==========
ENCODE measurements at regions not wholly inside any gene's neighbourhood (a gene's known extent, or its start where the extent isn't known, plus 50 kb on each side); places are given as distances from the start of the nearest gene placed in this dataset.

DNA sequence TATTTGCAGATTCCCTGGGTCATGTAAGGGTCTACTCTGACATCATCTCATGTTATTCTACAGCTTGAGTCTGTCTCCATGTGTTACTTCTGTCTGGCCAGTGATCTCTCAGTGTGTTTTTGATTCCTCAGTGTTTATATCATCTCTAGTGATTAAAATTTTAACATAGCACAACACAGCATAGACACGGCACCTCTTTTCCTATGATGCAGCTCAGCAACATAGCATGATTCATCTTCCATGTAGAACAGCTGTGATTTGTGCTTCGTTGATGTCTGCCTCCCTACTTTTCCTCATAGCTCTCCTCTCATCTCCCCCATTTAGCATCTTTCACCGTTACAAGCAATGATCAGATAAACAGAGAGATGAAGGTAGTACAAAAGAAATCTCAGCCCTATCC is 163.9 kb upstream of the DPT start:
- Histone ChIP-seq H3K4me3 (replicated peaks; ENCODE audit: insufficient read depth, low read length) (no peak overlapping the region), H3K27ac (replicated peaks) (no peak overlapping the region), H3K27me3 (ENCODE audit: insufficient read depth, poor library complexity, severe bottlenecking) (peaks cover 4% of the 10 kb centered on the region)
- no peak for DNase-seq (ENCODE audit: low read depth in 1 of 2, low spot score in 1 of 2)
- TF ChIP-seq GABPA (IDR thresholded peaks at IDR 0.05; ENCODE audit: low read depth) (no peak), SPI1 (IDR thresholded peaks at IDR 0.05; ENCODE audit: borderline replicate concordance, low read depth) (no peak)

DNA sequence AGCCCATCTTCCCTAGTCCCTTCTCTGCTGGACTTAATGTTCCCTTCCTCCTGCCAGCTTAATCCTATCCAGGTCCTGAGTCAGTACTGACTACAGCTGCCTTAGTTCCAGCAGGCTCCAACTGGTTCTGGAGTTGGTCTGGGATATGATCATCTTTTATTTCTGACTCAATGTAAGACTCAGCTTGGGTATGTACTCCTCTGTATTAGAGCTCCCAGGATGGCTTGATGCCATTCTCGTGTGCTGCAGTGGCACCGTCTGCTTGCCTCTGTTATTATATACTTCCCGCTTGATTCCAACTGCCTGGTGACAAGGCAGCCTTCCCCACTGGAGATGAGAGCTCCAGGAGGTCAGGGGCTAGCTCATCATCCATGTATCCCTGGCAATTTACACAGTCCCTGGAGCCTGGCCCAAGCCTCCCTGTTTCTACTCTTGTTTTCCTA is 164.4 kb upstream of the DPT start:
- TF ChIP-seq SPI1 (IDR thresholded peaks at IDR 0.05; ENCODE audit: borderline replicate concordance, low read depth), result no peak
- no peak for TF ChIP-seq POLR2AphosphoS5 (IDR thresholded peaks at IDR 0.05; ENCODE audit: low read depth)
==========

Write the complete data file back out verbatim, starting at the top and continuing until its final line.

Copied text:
ENCODE measurements at regions not wholly inside any gene's neighbourhood (a gene's known extent, or its start where the extent isn't known, plus 50 kb on each side); places are given as distances from the start of the nearest gene placed in this dataset.

DNA sequence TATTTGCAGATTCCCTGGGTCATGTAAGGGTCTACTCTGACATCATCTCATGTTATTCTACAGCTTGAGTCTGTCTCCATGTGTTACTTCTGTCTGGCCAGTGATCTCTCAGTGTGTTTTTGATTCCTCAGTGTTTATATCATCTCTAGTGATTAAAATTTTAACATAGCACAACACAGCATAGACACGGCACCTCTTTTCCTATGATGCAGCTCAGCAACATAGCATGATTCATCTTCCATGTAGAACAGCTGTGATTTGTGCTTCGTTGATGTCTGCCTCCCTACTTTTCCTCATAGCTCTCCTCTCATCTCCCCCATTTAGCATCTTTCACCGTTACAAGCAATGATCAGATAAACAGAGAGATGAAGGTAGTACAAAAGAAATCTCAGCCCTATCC is 163.9 kb upstream of the DPT start:
- Histone ChIP-seq H3K4me3 (replicated peaks; ENCODE audit: insufficient read depth, low read length) (no peak overlapping the region), H3K27ac (replicated peaks) (no peak overlapping the region), H3K27me3 (ENCODE audit: insufficient read depth, poor library complexity, severe bottlenecking) (peaks cover 4% of the 10 kb centered on the region)
- no peak for DNase-seq (ENCODE audit: low read depth in 1 of 2, low spot score in 1 of 2)
- TF ChIP-seq GABPA (IDR thresholded peaks at IDR 0.05; ENCODE audit: low read depth) (no peak), SPI1 (IDR thresholded peaks at IDR 0.05; ENCODE audit: borderline replicate concordance, low read depth) (no peak)

DNA sequence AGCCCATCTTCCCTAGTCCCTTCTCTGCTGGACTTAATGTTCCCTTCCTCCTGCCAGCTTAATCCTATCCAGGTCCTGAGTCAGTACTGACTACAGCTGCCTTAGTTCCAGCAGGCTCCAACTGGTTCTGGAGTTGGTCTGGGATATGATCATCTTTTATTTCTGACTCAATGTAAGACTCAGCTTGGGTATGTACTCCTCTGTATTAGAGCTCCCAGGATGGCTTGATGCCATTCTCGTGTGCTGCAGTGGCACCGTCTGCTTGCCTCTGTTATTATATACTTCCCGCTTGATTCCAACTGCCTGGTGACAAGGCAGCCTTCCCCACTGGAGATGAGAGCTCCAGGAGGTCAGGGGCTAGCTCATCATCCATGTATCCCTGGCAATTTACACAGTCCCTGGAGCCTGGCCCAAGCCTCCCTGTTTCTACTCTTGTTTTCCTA is 164.4 kb upstream of the DPT start:
- TF ChIP-seq SPI1 (IDR thresholded peaks at IDR 0.05; ENCODE audit: borderline replicate concordance, low read depth), result no peak
- no peak for TF ChIP-seq POLR2AphosphoS5 (IDR thresholded peaks at IDR 0.05; ENCODE audit: low read depth)